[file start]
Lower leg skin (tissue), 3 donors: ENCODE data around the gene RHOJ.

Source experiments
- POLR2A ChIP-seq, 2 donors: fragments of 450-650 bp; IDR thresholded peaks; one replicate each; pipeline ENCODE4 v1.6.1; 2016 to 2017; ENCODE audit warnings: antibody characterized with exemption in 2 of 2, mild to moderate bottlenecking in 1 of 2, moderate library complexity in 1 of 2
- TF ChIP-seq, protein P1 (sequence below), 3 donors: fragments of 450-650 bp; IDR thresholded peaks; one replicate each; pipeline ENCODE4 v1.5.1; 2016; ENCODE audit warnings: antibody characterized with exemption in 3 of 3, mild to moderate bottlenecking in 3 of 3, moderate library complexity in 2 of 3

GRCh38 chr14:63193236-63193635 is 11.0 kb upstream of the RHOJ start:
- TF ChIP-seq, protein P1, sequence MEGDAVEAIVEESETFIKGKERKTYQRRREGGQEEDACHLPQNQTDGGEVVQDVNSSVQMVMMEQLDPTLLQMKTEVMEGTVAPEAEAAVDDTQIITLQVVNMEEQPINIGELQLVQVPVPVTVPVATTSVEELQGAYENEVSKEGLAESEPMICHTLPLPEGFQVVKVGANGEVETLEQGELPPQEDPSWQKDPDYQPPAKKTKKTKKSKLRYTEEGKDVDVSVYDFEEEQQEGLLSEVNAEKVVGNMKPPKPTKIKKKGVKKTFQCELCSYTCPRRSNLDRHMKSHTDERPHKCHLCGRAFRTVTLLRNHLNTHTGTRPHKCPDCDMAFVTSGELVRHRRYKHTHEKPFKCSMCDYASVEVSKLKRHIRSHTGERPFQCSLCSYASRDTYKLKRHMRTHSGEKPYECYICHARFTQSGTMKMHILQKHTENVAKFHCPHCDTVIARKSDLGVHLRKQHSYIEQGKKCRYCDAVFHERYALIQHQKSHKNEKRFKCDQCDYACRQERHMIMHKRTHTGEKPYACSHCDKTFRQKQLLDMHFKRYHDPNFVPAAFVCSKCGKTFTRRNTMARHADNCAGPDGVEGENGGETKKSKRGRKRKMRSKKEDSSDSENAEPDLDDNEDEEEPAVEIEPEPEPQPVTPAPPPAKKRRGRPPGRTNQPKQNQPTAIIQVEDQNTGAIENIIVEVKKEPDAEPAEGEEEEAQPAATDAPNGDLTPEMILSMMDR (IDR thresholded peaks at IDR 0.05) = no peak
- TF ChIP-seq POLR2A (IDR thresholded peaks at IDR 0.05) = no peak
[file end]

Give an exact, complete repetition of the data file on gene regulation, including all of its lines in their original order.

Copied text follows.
Lower leg skin (tissue), 3 donors: ENCODE data around the gene RHOJ.

Source experiments
- POLR2A ChIP-seq, 2 donors: fragments of 450-650 bp; IDR thresholded peaks; one replicate each; pipeline ENCODE4 v1.6.1; 2016 to 2017; ENCODE audit warnings: antibody characterized with exemption in 2 of 2, mild to moderate bottlenecking in 1 of 2, moderate library complexity in 1 of 2
- TF ChIP-seq, protein P1 (sequence below), 3 donors: fragments of 450-650 bp; IDR thresholded peaks; one replicate each; pipeline ENCODE4 v1.5.1; 2016; ENCODE audit warnings: antibody characterized with exemption in 3 of 3, mild to moderate bottlenecking in 3 of 3, moderate library complexity in 2 of 3

GRCh38 chr14:63193236-63193635 is 11.0 kb upstream of the RHOJ start:
- TF ChIP-seq, protein P1, sequence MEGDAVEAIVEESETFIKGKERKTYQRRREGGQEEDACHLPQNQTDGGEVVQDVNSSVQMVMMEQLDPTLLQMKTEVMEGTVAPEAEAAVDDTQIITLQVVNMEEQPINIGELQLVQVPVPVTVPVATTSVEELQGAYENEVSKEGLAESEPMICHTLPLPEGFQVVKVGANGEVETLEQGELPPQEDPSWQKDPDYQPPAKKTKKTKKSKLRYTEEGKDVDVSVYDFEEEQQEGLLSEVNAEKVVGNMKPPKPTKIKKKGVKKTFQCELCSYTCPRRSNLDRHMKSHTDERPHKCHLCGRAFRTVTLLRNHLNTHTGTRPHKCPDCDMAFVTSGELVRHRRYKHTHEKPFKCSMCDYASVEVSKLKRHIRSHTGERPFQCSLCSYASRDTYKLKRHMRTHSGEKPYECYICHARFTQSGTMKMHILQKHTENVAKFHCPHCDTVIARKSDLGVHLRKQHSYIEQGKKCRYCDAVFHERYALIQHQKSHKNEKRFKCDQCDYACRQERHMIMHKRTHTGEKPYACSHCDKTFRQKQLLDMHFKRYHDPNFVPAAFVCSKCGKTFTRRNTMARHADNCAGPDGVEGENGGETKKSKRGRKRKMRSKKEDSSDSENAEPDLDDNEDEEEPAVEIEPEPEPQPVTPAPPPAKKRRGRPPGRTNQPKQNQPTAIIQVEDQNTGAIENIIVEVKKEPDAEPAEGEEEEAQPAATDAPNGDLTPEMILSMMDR (IDR thresholded peaks at IDR 0.05) = no peak
- TF ChIP-seq POLR2A (IDR thresholded peaks at IDR 0.05) = no peak